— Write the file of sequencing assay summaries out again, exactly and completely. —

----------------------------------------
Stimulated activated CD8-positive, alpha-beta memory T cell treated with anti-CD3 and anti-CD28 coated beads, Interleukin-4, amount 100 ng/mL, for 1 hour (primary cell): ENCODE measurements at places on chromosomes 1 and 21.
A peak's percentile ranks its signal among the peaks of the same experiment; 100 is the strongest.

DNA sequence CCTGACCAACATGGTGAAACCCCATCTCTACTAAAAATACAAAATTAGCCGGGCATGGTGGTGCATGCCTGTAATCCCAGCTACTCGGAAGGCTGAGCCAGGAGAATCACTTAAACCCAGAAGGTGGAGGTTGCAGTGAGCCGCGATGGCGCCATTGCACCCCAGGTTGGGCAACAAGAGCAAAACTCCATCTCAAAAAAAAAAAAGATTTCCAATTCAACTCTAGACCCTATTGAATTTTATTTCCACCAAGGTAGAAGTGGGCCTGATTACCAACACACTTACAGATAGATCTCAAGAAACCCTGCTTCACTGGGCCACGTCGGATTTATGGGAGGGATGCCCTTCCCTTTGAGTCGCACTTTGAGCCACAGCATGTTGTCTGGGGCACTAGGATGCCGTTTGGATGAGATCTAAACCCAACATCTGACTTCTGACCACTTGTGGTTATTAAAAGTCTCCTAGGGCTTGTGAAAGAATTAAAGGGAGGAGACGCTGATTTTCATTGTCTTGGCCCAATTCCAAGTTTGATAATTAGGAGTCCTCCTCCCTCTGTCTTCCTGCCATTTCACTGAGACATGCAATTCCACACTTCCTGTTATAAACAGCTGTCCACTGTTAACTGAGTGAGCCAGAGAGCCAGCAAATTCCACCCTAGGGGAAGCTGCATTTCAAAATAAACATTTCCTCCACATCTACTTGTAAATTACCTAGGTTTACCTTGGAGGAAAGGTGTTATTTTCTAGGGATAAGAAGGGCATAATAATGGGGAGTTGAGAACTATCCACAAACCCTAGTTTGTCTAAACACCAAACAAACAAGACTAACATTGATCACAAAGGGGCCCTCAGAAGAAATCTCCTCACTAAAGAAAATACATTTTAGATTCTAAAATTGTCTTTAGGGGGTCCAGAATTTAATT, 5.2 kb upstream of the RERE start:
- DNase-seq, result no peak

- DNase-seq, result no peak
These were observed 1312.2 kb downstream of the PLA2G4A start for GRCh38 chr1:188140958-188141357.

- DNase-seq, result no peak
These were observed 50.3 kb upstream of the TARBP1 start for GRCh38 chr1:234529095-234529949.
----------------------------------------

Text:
Stimulated activated CD8-positive, alpha-beta memory T cell treated with anti-CD3 and anti-CD28 coated beads, Interleukin-4, amount 100 ng/mL, for 1 hour (primary cell): ENCODE measurements at places on chromosomes 1 and 21.
A peak's percentile ranks its signal among the peaks of the same experiment; 100 is the strongest.

DNA sequence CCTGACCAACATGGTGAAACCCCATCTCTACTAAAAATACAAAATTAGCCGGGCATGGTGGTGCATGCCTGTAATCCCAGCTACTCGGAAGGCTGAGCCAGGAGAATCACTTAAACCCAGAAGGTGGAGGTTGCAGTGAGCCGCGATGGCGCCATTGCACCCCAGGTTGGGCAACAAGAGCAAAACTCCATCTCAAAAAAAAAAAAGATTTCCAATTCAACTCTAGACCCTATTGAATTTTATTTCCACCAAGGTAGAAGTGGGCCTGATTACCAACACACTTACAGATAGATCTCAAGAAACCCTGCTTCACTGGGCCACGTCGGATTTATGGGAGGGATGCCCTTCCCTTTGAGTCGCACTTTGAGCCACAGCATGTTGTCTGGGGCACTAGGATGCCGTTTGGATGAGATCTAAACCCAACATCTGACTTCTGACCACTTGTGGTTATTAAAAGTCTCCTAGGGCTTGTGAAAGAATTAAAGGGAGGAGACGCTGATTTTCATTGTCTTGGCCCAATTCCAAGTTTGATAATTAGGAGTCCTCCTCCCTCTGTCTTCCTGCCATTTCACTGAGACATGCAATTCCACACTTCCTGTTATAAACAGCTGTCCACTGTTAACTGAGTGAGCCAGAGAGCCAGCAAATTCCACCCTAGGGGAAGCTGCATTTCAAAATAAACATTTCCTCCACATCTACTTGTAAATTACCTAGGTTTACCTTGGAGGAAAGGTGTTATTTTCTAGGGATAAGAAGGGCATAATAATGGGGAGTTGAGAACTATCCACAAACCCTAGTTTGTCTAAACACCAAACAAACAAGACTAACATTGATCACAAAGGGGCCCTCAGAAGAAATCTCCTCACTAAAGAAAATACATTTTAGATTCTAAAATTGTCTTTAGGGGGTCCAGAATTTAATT, 5.2 kb upstream of the RERE start:
- DNase-seq, result no peak

- DNase-seq, result no peak
These were observed 1312.2 kb downstream of the PLA2G4A start for GRCh38 chr1:188140958-188141357.

- DNase-seq, result no peak
These were observed 50.3 kb upstream of the TARBP1 start for GRCh38 chr1:234529095-234529949.